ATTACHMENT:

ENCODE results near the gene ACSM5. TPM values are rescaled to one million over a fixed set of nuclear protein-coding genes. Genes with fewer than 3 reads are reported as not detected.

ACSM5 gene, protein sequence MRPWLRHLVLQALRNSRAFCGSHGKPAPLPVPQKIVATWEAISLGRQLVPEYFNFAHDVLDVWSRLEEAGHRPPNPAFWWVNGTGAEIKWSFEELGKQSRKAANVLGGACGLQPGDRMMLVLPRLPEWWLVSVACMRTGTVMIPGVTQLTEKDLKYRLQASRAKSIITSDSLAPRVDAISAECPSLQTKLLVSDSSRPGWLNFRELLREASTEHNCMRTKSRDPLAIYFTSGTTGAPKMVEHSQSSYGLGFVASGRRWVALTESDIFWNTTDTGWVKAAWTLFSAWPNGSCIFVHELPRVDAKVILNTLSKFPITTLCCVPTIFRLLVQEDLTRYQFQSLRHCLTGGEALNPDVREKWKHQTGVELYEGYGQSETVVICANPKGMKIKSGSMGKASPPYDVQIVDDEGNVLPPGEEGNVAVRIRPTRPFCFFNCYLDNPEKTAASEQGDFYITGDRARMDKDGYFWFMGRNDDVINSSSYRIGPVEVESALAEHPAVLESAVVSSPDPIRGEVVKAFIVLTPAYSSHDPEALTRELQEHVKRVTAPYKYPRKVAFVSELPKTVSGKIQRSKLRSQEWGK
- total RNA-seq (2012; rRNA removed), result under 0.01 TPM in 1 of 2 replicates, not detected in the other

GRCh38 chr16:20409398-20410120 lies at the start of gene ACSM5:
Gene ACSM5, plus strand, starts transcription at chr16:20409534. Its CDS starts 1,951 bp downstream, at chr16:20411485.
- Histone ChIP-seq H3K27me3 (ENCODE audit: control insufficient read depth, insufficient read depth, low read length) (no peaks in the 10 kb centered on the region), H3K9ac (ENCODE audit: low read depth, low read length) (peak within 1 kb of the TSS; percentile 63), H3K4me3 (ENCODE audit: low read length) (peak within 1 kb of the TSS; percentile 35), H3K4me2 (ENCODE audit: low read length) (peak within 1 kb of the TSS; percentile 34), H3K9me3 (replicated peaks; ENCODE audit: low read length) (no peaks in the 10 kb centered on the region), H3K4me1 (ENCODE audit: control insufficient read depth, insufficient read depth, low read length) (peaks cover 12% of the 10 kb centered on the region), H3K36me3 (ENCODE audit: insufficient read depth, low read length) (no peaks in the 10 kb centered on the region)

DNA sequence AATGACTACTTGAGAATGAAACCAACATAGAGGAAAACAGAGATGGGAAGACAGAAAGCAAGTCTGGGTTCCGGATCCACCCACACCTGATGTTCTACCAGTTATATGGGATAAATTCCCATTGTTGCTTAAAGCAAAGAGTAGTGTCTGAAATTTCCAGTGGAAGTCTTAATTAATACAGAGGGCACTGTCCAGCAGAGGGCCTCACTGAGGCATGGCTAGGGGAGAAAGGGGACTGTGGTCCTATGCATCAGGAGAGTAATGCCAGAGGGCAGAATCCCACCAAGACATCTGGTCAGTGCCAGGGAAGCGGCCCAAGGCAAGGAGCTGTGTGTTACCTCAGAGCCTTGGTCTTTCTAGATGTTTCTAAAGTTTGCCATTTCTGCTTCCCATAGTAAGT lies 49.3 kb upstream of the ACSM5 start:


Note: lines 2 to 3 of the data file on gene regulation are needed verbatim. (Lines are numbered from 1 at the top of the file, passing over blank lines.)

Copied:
ACSM5 gene, protein sequence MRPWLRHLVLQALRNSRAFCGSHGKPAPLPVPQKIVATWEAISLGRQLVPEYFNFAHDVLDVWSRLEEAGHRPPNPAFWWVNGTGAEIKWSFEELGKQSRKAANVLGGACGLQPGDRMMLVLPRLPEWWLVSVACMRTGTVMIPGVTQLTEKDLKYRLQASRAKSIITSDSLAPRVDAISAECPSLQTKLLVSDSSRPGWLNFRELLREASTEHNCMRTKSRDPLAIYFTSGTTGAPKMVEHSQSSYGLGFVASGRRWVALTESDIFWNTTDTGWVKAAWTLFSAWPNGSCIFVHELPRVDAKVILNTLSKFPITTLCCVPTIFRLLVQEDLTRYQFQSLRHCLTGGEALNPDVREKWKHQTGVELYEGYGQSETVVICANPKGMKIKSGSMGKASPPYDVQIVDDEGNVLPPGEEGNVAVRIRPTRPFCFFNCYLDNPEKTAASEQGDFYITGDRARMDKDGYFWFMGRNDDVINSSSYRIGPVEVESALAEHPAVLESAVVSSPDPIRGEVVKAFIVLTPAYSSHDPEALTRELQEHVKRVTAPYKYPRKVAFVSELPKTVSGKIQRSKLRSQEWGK
- total RNA-seq (2012; rRNA removed), result under 0.01 TPM in 1 of 2 replicates, not detected in the other